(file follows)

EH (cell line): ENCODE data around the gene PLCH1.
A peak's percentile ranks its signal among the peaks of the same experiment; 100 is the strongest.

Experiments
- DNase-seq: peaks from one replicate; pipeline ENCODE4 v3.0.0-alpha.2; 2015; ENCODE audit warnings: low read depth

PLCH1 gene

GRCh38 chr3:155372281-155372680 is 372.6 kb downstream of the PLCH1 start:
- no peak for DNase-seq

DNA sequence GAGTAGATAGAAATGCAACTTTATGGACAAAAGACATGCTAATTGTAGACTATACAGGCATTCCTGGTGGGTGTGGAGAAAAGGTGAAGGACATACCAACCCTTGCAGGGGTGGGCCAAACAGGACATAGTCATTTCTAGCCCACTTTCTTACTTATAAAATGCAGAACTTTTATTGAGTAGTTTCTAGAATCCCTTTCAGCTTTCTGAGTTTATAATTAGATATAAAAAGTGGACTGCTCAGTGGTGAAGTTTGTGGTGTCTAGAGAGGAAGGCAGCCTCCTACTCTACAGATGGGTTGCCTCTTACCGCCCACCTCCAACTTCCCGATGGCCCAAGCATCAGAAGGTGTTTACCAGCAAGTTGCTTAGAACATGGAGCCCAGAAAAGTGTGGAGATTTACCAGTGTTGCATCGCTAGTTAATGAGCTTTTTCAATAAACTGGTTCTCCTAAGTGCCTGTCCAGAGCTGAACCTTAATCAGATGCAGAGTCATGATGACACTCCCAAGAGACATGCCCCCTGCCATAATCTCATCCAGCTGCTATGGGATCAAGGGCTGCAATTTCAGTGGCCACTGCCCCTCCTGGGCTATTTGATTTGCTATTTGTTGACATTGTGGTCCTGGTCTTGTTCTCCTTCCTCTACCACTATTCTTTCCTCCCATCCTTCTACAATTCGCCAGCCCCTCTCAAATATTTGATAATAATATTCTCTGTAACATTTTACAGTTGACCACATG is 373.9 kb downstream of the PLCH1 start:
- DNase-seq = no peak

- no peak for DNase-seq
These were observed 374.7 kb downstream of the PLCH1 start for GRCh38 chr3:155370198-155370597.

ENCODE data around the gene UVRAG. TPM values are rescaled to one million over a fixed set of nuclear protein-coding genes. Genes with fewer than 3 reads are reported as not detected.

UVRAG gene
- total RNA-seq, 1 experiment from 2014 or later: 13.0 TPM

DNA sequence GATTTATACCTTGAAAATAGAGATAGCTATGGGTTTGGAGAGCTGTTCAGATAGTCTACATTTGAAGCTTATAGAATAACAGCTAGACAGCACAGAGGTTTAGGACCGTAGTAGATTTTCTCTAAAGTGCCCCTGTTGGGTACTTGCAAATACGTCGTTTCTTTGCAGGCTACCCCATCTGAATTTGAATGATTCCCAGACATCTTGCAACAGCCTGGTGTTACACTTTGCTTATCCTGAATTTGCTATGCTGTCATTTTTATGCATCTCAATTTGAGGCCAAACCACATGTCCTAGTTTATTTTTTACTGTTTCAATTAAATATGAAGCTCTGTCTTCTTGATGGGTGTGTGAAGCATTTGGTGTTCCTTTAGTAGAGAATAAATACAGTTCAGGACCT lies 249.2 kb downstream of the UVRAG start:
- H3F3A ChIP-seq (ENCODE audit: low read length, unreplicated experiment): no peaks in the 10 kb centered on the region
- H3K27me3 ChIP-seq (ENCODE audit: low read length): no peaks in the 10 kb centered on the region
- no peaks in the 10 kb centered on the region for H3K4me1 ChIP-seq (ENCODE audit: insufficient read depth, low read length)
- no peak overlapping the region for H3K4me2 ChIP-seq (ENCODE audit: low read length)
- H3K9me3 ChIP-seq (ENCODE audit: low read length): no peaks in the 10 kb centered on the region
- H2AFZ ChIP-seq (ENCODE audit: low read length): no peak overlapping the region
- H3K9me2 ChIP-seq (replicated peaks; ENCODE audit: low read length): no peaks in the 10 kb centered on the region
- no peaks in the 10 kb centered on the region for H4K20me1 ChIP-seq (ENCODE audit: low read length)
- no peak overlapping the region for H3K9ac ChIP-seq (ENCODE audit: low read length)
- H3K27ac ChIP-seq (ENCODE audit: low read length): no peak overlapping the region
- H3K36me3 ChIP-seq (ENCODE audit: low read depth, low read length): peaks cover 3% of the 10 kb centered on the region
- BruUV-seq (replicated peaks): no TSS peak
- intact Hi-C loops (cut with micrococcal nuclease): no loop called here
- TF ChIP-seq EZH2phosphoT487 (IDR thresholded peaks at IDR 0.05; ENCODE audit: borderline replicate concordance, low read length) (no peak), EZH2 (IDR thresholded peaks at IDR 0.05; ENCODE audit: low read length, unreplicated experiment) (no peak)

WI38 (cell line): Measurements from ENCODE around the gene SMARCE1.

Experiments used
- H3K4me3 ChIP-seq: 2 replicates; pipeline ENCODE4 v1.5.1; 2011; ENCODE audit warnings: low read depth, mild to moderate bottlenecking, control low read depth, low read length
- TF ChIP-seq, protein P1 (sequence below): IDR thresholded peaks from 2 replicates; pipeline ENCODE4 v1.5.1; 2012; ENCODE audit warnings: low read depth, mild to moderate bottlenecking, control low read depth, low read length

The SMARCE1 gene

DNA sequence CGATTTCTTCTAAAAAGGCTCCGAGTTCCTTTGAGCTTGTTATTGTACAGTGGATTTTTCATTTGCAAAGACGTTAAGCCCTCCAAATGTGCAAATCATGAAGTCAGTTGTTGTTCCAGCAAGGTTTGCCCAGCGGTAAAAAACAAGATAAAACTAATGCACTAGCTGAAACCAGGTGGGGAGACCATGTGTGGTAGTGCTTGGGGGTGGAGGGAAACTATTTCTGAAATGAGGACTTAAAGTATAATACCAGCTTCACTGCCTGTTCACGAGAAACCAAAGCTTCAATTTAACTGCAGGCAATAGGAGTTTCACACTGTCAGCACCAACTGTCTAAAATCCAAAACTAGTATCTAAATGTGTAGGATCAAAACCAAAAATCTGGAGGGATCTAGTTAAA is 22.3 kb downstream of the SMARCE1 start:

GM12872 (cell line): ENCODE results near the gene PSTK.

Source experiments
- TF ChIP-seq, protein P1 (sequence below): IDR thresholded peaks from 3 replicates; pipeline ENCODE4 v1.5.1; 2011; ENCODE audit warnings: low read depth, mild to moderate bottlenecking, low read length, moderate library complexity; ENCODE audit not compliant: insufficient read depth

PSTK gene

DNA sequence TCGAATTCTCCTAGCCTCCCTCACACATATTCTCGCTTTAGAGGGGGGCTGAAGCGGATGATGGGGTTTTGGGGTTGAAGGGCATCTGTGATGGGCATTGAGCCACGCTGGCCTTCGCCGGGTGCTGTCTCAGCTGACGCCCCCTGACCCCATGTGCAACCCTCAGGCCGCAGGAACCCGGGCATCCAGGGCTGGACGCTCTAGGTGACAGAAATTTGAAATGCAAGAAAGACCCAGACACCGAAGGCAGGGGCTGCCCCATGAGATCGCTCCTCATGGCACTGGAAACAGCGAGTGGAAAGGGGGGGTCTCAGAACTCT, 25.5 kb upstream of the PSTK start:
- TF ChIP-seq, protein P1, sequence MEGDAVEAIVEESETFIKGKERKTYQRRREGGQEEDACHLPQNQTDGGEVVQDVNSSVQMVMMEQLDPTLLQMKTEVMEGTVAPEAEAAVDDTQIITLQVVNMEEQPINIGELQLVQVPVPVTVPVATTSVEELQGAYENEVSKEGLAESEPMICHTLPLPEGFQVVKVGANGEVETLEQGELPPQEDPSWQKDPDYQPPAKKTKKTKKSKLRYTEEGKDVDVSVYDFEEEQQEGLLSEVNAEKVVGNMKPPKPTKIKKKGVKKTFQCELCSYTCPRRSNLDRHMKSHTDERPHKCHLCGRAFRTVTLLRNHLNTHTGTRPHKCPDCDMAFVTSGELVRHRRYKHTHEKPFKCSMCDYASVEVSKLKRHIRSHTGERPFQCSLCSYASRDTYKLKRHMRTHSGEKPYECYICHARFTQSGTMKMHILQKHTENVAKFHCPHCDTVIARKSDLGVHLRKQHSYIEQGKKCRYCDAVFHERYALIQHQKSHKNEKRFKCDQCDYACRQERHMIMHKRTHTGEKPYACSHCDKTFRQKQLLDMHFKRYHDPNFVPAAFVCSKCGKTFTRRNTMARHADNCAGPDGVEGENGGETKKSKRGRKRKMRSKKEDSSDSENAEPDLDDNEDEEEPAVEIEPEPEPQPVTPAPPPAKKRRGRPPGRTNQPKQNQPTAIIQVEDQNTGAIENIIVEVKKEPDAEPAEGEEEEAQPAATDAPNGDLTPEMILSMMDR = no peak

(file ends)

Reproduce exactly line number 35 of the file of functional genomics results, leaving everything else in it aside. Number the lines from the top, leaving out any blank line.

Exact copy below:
DNA sequence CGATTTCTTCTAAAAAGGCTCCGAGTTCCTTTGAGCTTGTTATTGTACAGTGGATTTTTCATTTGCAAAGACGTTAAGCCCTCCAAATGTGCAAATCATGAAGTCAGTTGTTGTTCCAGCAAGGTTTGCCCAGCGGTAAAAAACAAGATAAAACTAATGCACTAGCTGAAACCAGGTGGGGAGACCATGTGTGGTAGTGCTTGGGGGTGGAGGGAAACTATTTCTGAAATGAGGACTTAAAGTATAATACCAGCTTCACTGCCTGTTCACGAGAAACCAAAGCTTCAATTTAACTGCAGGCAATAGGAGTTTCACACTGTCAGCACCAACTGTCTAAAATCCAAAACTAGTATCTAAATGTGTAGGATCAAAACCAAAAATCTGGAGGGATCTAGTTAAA is 22.3 kb downstream of the SMARCE1 start: